3, 4, 5 ppm Added Ammonia? 12 or 24 Hours NH3/4 to NO3?

Discussion in 'Aquarium Nitrogen Cycle' started by GrdnDelite, Dec 5, 2012.

  1. GrdnDelite

    GrdnDelite New Member Member

    I am fishless cycling a 55 gallon (unplanted) tank using Ace Hardware ammonia. Two days ago I added one of the seeded sponge filters from angelsplus.com. (No affiliation, but I am impressed.) I am using the API Master Test Kit.

    The last two days I have 0 ammonia and 0 nitrites (with 80+ nitrates) after 24 hours. I have been adding ammonia daily to bring tank ammonia up to 3 ppm.

    I have easily read at least a dozen different fishless cycling "how to" articles on the web, most on various fish forums (though this is the one I've chosen to join). I've read most of the posts in this section on fishless with ammonia, as well as some in the archived posts here.

    In the various articles and posts, I see prescribed ammonia amounts of 3 and 4 and 5 ppm as tank level once added, depending on which I read (even just on fishlore), and processed to nitrate in sometimes 12 and other times 24 hours, stated as the goal.

    I do not intend to fully stock when I do add fish. I plan a peaceful community tank and intend to start with about six zebra danios.

    Would anyone care to advance an opinion or better as to how much ammonia ppm ought be achieved for daily processing, and/or whether it is 12 or 24 hours that it should take to process to nitrates?

    I'd be grateful, as I think I'm at least getting close to cycled.
     
  2. Aquarist

    Aquarist Fishlore Legend Member

    Good morning,

    Sounds to me like you're cycled. I would suggest a large water change to lower your nitrates and begin adding fish. Nitrates are best under 20 but under 40 not so bad.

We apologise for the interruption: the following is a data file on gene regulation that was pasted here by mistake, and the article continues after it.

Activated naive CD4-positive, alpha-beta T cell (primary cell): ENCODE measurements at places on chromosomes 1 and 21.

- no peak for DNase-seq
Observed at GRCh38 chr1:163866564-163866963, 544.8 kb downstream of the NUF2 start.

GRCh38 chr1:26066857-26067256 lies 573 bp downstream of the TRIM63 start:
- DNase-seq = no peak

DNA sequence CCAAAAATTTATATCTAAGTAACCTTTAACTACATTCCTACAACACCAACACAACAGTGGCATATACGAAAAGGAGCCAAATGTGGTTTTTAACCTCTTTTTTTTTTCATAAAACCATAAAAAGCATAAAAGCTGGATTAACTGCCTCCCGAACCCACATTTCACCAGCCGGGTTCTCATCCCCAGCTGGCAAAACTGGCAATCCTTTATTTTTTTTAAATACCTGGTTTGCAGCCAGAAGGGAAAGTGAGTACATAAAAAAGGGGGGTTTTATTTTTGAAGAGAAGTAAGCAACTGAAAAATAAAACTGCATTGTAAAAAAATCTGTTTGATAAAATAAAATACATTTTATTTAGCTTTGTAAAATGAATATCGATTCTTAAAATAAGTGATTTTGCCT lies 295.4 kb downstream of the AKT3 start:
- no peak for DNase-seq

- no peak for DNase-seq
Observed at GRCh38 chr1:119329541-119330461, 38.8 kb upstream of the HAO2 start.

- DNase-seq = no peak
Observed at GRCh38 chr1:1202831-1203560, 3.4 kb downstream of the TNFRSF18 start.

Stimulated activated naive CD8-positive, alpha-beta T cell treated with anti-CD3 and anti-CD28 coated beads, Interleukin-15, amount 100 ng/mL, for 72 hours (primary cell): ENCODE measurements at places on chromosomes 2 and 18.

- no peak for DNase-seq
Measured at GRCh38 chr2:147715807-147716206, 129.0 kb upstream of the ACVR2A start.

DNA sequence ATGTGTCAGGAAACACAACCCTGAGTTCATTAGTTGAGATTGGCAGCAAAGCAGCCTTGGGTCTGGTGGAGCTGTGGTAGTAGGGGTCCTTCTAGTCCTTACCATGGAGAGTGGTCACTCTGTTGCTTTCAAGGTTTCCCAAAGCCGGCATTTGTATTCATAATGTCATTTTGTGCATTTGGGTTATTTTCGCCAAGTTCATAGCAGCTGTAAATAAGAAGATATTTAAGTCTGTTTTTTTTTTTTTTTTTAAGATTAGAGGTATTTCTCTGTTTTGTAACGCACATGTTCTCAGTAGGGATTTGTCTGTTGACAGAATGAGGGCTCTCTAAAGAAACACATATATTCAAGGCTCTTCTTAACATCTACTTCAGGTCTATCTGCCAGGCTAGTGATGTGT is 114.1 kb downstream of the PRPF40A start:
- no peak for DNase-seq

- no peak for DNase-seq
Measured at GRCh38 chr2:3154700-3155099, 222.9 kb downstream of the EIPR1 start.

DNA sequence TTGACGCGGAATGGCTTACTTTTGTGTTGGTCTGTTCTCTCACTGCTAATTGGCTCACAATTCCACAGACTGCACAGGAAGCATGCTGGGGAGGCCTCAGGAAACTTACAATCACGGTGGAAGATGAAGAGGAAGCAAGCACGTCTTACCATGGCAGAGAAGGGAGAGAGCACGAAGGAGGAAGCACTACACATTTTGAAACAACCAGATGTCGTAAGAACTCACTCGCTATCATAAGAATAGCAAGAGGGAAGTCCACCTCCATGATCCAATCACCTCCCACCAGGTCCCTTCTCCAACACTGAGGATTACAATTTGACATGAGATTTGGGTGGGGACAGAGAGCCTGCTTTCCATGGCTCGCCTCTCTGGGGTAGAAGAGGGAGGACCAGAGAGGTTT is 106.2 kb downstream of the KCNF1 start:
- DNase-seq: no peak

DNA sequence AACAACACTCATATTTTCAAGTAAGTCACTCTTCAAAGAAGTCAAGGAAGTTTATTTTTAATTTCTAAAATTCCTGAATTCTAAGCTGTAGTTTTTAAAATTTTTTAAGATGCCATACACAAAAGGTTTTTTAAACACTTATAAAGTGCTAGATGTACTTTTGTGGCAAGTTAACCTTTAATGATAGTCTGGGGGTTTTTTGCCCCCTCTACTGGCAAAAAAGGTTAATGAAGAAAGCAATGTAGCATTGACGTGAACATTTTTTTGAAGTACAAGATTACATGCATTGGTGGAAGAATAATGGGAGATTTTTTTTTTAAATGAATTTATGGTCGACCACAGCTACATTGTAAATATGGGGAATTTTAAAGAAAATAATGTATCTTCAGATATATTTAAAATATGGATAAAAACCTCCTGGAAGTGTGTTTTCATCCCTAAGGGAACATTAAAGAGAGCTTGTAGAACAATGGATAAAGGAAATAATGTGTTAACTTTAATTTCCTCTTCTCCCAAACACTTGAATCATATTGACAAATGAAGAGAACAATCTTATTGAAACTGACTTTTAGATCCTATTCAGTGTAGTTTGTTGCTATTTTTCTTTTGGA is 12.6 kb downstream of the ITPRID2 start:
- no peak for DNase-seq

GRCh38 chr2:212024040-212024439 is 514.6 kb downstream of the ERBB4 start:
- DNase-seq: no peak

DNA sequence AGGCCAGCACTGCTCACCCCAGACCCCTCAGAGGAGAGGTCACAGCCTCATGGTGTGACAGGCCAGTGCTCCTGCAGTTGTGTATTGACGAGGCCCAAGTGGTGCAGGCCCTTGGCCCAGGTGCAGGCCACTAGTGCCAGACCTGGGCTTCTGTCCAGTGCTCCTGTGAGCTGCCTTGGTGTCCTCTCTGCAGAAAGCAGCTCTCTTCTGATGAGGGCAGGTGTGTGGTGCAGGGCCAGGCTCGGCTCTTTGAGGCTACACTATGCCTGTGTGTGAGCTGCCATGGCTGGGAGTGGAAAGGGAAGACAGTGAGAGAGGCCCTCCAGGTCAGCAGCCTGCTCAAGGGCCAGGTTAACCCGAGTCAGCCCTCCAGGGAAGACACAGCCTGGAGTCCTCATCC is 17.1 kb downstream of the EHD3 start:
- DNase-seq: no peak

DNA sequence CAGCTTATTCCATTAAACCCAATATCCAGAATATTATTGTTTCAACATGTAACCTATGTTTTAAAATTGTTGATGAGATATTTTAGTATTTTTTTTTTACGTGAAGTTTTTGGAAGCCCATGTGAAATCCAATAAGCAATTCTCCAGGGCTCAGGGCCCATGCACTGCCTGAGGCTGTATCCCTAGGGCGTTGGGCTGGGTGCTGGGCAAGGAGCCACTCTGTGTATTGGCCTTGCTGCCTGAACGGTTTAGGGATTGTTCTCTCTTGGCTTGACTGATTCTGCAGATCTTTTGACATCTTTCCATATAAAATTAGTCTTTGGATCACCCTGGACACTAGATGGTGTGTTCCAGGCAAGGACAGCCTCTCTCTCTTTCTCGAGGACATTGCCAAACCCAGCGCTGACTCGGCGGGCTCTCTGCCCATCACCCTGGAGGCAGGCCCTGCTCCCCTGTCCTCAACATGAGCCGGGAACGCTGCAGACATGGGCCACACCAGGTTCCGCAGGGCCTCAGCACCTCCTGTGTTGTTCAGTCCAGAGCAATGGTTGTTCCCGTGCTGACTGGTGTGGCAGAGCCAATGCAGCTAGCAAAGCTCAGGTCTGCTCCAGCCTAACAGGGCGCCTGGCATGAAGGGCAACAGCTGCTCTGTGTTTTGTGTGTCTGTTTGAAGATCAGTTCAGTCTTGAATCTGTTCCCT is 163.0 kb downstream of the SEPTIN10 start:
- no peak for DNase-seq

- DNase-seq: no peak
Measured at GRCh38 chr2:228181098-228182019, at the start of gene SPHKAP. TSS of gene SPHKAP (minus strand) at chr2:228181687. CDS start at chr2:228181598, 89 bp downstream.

Let's get another opinion to be on the safe side. :)

    Ken
     
  3. jetajockey

    jetajockey Fishlore VIP Member

    Sounds good to me also, especially if you plan on stocking lightly initially. 6 zebras in a 55g is not much of a bioload at all.
     
  4. OP
    OP
    GrdnDelite

    GrdnDelite New Member Member

    Thank you, gentlemen.

    What I am planning to do is a major water change this afternoon, putting in some plants while the water's low, and then checking water tomorrow night and the next. If I don't like the nitrate readings, more water change. When I have 0/0/10 I'll want to bring home some fish.

    Does this seem a sound approach?

    (I note that it is apparently the case that 3 or 4 or 5 ppm and 12 vs. 24 hours are not all that critical, as long as I'm somewhere in range.)

    I am pretty excited, I don't mind saying. :D
     
  5. Aquarist

    Aquarist Fishlore Legend Member

    Sounds good. I would suggest that anytime using the Pure Ammonia Method that the Ammonia level not go over 4.0. If it goes over 4.0 then it may not always be able to process such a high level.

    Too, remember the beneficial bacteria still needs a food source, being amonia, in order to survive.

    Ken
     
  6. OP
    OP
    GrdnDelite

    GrdnDelite New Member Member

    In case someone else happens along one day to read this while trying to plumb the depths of the mystery that cycling can seem:

    I've been adding ammonia each night to bring the tank to 3 ppm. Day before yesterday I added enough to bring it to 4 ppm, which it processed in 24 hours. Last night I went back to 3 ppm.

    Today I'm at 0/0/80+ after 14 hours, so I'm calling it cycled.

    I've reduced the temperature in the tank from 85.7 to about 80, planning to reduce it tomorrow to 78 and down to 75-76 the day after (which is where the temperatures for the fish I hope to keep intersect).

    I'll obtain plants here shortly, and plant the tank while we're doing the massive water change to bring down the nitrates.

    Until I add fish, I'll be adding ammonia each night to bring the tank back up to 3 ppm and continue to monitor that it's processing as expected.

    If all goes well, I'll add fish instead of ammonia on Friday night.

    If I'm about to do something that'll mess this up, someone please tell me so, and what I ought do instead. (I'm a little uneasy as to how much the BB may slow down as I reduce the temperature, but hope they can withstand faster temperature change than can fish.)

    My thanks to all those who've posted (anywhere in the forum) their questions, upsets, successes, and experiences; and those with experience who have posted their advice.
     




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